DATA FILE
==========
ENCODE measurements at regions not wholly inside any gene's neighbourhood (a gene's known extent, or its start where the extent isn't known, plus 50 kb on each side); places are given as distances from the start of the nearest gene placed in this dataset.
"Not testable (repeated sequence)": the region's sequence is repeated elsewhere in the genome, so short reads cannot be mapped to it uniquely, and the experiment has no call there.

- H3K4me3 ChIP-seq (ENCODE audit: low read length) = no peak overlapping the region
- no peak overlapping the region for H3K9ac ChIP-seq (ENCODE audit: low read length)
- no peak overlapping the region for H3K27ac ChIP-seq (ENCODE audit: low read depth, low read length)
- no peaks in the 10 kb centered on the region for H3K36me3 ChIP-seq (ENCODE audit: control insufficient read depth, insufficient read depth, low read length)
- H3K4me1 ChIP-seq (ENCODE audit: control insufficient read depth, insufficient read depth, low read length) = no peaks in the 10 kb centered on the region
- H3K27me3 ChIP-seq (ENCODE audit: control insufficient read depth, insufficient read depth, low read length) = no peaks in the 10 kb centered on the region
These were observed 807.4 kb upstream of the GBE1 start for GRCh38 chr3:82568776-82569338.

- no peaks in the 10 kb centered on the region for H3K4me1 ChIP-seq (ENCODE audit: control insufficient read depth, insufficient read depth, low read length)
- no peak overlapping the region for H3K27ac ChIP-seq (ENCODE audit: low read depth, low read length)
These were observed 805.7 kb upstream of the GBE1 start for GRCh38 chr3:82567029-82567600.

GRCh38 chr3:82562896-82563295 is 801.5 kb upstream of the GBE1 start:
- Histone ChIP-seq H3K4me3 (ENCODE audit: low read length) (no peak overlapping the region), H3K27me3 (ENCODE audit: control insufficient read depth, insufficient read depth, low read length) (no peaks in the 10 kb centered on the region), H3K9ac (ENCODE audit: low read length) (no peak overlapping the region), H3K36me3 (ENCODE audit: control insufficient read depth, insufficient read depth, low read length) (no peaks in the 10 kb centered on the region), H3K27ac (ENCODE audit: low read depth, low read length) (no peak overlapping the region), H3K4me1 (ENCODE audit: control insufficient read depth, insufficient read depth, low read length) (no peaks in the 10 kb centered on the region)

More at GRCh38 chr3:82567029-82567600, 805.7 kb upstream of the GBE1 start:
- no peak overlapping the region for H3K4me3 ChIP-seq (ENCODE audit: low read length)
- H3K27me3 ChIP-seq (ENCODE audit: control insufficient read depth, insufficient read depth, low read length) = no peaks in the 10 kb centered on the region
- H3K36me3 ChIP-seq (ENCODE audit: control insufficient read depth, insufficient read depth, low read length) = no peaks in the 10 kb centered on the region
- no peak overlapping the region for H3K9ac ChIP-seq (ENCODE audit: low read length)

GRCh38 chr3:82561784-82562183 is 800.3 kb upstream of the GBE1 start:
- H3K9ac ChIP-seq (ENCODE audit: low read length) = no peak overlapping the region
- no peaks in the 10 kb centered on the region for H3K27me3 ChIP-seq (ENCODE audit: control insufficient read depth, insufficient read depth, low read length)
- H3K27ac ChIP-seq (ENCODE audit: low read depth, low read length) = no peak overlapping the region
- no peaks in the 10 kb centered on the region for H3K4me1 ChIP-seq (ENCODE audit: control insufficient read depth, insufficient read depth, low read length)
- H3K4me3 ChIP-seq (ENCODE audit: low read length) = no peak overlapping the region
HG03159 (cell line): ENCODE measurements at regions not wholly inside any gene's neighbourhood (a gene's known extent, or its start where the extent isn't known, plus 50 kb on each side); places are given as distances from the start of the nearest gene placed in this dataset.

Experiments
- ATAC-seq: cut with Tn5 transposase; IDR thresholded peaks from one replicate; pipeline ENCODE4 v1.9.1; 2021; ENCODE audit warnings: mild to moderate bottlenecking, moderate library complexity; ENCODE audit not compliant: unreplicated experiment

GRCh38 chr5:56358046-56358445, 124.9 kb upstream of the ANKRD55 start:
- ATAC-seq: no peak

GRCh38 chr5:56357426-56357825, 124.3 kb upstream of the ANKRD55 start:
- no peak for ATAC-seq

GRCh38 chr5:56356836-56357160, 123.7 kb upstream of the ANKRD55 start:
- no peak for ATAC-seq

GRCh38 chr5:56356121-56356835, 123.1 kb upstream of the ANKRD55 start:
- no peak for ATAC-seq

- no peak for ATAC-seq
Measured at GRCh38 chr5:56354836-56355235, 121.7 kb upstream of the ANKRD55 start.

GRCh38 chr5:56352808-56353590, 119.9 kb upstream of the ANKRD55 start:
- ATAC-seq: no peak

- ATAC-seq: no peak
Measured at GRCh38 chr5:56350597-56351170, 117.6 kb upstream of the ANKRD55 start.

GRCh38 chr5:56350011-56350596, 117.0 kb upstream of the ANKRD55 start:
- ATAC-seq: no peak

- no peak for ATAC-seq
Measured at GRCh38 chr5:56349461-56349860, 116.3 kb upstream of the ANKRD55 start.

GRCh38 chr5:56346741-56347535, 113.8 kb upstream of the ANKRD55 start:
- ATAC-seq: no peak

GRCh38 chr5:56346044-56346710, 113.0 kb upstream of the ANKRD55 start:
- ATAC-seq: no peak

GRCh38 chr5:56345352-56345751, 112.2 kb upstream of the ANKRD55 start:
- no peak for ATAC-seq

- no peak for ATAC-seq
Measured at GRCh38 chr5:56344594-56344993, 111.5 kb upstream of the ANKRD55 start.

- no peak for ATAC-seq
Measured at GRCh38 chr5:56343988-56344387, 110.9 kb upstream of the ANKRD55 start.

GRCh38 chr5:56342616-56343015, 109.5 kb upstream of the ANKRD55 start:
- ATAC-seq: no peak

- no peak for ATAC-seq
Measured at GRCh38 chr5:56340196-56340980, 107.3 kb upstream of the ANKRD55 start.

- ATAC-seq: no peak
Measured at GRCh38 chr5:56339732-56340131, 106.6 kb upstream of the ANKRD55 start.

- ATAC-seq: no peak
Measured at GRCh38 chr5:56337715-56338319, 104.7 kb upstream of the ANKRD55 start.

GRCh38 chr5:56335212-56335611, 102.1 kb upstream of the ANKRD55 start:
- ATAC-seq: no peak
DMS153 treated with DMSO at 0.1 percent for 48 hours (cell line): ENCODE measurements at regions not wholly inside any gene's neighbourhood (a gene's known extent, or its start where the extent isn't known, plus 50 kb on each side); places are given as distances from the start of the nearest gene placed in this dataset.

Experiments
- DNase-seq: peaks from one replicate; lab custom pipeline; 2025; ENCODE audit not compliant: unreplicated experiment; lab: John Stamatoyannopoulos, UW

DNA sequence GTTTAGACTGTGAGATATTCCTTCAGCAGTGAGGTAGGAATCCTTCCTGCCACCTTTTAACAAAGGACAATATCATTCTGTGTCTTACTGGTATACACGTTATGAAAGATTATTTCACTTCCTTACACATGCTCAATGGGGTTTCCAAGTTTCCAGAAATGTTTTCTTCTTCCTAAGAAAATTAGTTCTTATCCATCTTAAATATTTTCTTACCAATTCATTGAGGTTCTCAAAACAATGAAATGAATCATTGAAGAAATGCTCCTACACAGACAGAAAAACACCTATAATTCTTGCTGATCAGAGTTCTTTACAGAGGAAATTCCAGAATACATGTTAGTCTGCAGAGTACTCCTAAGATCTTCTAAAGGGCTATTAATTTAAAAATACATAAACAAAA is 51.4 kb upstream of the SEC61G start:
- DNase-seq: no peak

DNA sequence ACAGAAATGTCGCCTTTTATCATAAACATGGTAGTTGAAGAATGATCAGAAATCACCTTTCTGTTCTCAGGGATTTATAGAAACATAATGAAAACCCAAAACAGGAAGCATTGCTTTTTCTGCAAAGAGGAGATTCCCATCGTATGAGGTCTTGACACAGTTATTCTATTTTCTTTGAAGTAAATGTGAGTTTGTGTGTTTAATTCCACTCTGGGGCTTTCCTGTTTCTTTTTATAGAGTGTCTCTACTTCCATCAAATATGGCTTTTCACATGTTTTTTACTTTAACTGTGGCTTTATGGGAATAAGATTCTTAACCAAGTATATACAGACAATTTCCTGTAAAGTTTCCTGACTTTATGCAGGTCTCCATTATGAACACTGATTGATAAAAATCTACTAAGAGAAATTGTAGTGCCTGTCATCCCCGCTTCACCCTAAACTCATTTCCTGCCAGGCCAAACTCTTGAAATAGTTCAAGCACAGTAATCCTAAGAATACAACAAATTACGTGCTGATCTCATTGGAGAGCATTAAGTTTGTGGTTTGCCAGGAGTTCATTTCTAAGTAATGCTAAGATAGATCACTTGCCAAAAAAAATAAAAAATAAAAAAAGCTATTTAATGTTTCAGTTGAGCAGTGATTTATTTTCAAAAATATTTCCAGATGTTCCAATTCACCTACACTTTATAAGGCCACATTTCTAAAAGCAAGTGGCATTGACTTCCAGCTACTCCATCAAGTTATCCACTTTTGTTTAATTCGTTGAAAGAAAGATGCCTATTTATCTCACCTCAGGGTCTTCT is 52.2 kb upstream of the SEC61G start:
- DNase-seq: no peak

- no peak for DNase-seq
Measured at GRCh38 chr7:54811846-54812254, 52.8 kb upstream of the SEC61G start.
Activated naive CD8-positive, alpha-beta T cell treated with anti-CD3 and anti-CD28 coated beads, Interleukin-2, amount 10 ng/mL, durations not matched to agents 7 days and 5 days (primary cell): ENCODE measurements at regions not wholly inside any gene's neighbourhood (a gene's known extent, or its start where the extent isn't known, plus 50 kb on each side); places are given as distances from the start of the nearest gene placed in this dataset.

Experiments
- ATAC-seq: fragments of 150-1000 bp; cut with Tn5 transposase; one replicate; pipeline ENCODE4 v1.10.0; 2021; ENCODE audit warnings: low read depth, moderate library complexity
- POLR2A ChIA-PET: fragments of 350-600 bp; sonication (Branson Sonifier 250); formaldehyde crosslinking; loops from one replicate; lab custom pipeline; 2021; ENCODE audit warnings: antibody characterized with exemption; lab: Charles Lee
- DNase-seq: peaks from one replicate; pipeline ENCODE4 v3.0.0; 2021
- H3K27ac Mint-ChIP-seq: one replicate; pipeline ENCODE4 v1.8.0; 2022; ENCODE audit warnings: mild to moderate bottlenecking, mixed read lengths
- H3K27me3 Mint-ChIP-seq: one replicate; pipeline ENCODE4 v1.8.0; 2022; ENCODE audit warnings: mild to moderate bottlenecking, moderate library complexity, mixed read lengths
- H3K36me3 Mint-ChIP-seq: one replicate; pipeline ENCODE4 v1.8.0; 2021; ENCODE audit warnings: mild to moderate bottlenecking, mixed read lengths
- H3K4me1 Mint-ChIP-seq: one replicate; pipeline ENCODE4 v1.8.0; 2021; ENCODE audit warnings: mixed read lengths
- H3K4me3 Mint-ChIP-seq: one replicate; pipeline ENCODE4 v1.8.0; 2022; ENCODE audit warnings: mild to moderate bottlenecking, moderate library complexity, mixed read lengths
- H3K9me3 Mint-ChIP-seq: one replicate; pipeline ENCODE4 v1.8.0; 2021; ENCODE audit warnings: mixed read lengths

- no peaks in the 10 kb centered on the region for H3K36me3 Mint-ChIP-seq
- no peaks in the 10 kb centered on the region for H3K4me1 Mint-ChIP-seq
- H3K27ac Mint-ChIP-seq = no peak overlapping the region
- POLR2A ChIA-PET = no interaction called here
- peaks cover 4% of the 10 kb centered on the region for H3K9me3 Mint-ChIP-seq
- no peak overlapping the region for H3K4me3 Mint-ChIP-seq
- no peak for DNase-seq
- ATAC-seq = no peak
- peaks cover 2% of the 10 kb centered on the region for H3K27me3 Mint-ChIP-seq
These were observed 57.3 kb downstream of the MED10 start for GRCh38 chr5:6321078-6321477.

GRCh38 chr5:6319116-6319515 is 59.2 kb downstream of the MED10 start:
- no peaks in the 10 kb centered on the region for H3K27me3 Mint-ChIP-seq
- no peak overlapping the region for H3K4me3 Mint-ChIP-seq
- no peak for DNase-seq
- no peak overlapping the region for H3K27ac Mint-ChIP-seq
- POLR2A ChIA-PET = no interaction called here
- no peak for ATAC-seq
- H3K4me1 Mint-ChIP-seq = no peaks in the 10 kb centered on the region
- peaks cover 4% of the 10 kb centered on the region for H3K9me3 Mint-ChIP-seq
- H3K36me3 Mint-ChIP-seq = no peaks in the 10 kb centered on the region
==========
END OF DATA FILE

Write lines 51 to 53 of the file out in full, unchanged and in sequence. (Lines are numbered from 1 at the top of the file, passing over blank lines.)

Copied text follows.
GRCh38 chr5:56345352-56345751, 112.2 kb upstream of the ANKRD55 start:
- no peak for ATAC-seq

- no peak for ATAC-seq